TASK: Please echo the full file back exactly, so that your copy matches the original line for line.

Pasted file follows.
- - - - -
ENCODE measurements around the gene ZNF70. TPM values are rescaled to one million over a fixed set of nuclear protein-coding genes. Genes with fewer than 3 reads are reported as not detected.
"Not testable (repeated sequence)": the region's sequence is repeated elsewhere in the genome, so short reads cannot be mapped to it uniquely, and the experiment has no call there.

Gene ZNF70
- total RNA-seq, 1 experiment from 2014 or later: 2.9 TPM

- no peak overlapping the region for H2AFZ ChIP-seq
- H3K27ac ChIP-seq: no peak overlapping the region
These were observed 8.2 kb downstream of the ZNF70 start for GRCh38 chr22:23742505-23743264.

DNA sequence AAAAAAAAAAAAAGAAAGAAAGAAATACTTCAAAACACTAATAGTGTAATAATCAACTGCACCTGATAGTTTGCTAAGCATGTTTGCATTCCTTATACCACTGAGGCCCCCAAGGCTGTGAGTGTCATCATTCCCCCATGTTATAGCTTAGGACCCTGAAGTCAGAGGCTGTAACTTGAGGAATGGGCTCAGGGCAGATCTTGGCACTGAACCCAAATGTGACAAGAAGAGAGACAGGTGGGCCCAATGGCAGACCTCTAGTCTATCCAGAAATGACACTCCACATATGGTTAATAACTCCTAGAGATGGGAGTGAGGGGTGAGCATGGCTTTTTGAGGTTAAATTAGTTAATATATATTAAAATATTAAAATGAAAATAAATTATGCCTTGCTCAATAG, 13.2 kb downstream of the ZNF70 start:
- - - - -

ENCODE measurements around the gene ZNF70. TPM values are rescaled to one million over a fixed set of nuclear protein-coding genes. Genes with fewer than 3 reads are reported as not detected.
"Not testable (repeated sequence)": the region's sequence is repeated elsewhere in the genome, so short reads cannot be mapped to it uniquely, and the experiment has no call there.

Gene ZNF70
- total RNA-seq, 1 experiment from 2014 or later: 2.9 TPM

- no peak overlapping the region for H2AFZ ChIP-seq
- H3K27ac ChIP-seq: no peak overlapping the region
These were observed 8.2 kb downstream of the ZNF70 start for GRCh38 chr22:23742505-23743264.

DNA sequence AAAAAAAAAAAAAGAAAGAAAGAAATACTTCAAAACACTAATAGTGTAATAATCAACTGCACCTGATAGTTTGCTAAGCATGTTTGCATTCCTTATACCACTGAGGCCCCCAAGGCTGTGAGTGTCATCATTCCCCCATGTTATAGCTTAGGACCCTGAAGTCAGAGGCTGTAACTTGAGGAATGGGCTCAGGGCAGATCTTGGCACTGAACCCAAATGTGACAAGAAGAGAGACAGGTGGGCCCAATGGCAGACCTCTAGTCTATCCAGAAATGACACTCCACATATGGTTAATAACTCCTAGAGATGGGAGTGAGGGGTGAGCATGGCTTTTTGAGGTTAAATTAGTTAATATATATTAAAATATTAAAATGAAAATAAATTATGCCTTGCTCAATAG, 13.2 kb downstream of the ZNF70 start: